something out of this rich ground by reason of their nationality. One of them particularly, on finding that he was too late, cursed his luck and said that it was awfully strange that a man could not get a footing in his own country.
Another of these men who arrived too late was an Irishman, and when he found he could not get a claim he went up and down the creek, trying to bully the owners into selling, boasting that he had a pull at Ottawa and threatened to have the claims cut down from 500 to 250 feet. He came along one day and offered to wager that before August
1st they would be reduced to 250 feet. One of the men to whom he had made this offer came and asked me about it. I said to him: "Do you gamble?" His reply was: "A little." Then I told him that he was never surer of $2,000 than he would have been if he had taken that bet.
This ran to such an extent that I put up notices to the effect that the length of the claims was regulated by the act of the parliament of Canada and that no
change could be made, except by that parliament, and telling the miners to take no notice of the threats that had been made.
Jim White then adopted another dodge, locating a fraction between 36
and 37, thinking that by getting in between he could force the owners to come to his terms, forgetting that the law of this country does not allow any man to play the hog. For three or four days this state of things kept the men in an uproar. I was making my survey, and getting towards 36 and 37; when I got near, I delayed my operations and went up to 36, finding there would be no fraction, or, at least, an insignificant one of inches.
I took my time, and in the meantime the owner of 36 became yery uneasy,
and White also. I set in a stake down in the hollow until I saw how much fraction there was. I found only a few inches. I was very tedious with this portion of the work, and the man who was with me seemed to have quite a difficulty in fixing the stake. Then I went down with the remark that I would do that myself. I had made it a rule never to let anyone where there was a fraction until it was marked on the post.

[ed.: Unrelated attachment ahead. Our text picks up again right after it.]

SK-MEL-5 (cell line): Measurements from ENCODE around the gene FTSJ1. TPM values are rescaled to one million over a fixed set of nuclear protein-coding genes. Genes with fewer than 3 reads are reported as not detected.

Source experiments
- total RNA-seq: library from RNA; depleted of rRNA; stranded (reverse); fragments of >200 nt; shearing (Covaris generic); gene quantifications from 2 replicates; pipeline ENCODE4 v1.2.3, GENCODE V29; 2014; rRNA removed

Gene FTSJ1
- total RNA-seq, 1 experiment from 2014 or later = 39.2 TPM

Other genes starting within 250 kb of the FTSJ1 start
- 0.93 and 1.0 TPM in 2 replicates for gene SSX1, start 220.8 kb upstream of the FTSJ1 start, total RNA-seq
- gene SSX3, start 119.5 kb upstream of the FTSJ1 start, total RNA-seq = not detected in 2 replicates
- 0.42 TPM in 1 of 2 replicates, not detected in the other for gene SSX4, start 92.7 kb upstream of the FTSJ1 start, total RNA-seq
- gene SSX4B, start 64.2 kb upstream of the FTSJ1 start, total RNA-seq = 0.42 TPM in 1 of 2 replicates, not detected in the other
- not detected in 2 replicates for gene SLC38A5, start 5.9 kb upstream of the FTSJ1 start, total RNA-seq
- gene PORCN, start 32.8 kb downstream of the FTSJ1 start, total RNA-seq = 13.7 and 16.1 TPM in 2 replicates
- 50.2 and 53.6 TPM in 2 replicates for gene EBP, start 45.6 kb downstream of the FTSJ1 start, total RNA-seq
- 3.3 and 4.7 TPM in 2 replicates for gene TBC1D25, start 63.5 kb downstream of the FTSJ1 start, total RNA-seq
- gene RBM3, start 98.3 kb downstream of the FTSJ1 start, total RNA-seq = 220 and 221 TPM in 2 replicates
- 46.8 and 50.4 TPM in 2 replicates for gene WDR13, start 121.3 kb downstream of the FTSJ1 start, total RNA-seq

While I was standing by the post Jim White came up to me. He had a long
way to go down the creek, he said and he did not want to wait any longer than was necessary. Well, I said, I can't tell you just yet exactly how much of a fraction it will be - but something about three inches. That is how Jim comes to be known now as "Three Inch White."
Bonanza and El Dorado creeks afford between them 278 claims; the several
affluences will yield as many more, and all of these claims are good. I have no hesitation in saying that about a hundred of those on Bonanza will yield upwards of $30,000,000. Claim 30 below, on El Dorado, will yield a million in itself, and ten other will yield from a hundred thousand dollars up. These two creeks will, I am quite confident, turn out from $60,000,000 to $75,000,000, and I can safely say that there is no other region in the world of the same extent that has afforded in the same length of time so many homestakes - fortunes enabling the owners to go home and enjoy the remainder of their days - considering the work that has to be done with very limited facilities, the scarcity of provisions and of labor, and that the crudest appliances only are as yet available. When I tell you that to properly work each claim ten or twelve men are required and only 200 were available that season, it will give you an idea of the difficulties which had to be contended with.
On Bear creek, about seven or eight miles above that, good claims have been found, and on Gold Bottom, Hunker, Last Chance and Cripple creeks. On Gold Bottom as high as $15 to the pan has been taken, and on Hunker creek the same, and although we cannot say that they are as rich as El Dorado or Bonanza, they are richer than any other